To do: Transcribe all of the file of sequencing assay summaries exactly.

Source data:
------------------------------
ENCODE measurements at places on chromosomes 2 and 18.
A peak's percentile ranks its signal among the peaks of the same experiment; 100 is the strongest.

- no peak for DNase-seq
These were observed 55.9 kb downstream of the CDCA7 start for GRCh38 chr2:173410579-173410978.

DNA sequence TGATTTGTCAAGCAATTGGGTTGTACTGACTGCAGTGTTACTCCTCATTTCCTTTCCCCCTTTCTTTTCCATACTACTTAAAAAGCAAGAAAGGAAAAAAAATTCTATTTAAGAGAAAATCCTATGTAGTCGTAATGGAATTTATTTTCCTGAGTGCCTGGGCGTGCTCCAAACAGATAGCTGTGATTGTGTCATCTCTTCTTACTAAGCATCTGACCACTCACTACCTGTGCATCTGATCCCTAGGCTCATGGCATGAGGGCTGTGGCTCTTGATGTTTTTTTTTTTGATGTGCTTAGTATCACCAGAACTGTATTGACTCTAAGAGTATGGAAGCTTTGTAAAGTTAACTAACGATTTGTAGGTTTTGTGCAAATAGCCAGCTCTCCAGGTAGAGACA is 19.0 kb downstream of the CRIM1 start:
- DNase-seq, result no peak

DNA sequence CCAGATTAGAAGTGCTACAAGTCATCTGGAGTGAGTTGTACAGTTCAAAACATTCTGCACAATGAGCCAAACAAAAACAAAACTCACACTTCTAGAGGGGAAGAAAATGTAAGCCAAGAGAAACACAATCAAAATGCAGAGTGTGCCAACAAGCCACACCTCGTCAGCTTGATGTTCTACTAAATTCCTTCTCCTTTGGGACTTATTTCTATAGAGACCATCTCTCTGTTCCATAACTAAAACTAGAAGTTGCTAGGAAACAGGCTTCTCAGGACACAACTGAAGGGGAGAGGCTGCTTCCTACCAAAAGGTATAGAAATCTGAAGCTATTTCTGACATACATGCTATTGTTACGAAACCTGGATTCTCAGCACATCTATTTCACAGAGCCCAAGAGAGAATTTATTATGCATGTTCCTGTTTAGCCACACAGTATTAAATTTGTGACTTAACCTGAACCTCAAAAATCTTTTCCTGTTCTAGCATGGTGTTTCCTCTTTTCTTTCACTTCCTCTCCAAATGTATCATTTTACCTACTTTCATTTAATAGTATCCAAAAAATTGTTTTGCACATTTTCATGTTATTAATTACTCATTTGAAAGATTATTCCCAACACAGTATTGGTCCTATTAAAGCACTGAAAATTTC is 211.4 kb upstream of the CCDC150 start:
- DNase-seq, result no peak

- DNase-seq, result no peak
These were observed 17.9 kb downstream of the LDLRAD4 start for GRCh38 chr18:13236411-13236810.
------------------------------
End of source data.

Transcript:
ENCODE measurements at places on chromosomes 2 and 18.
A peak's percentile ranks its signal among the peaks of the same experiment; 100 is the strongest.

- no peak for DNase-seq
These were observed 55.9 kb downstream of the CDCA7 start for GRCh38 chr2:173410579-173410978.

DNA sequence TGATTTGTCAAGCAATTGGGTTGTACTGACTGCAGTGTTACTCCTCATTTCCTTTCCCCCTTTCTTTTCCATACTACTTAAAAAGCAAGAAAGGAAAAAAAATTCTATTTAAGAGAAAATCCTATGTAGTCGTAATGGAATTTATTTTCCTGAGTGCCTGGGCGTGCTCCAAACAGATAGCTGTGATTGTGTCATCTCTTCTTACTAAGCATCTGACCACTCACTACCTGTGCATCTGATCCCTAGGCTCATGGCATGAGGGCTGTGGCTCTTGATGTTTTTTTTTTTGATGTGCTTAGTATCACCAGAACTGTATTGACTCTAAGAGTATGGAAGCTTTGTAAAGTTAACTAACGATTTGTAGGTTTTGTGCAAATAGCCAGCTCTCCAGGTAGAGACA is 19.0 kb downstream of the CRIM1 start:
- DNase-seq, result no peak

DNA sequence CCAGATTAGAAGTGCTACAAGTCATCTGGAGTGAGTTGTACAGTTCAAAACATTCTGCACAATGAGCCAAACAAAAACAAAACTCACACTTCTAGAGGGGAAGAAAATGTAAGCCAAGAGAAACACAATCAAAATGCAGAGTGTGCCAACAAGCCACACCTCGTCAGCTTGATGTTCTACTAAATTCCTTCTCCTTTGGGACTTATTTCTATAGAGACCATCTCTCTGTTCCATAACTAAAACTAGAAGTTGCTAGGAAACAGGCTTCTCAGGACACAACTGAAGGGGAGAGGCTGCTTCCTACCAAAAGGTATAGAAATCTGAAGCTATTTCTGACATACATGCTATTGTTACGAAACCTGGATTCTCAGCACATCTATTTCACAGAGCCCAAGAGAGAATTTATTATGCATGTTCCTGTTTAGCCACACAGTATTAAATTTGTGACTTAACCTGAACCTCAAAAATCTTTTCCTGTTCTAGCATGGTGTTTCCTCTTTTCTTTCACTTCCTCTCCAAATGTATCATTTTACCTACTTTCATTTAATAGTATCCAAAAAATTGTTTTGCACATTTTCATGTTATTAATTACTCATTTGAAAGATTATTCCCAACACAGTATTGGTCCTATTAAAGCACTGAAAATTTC is 211.4 kb upstream of the CCDC150 start:
- DNase-seq, result no peak

- DNase-seq, result no peak
These were observed 17.9 kb downstream of the LDLRAD4 start for GRCh38 chr18:13236411-13236810.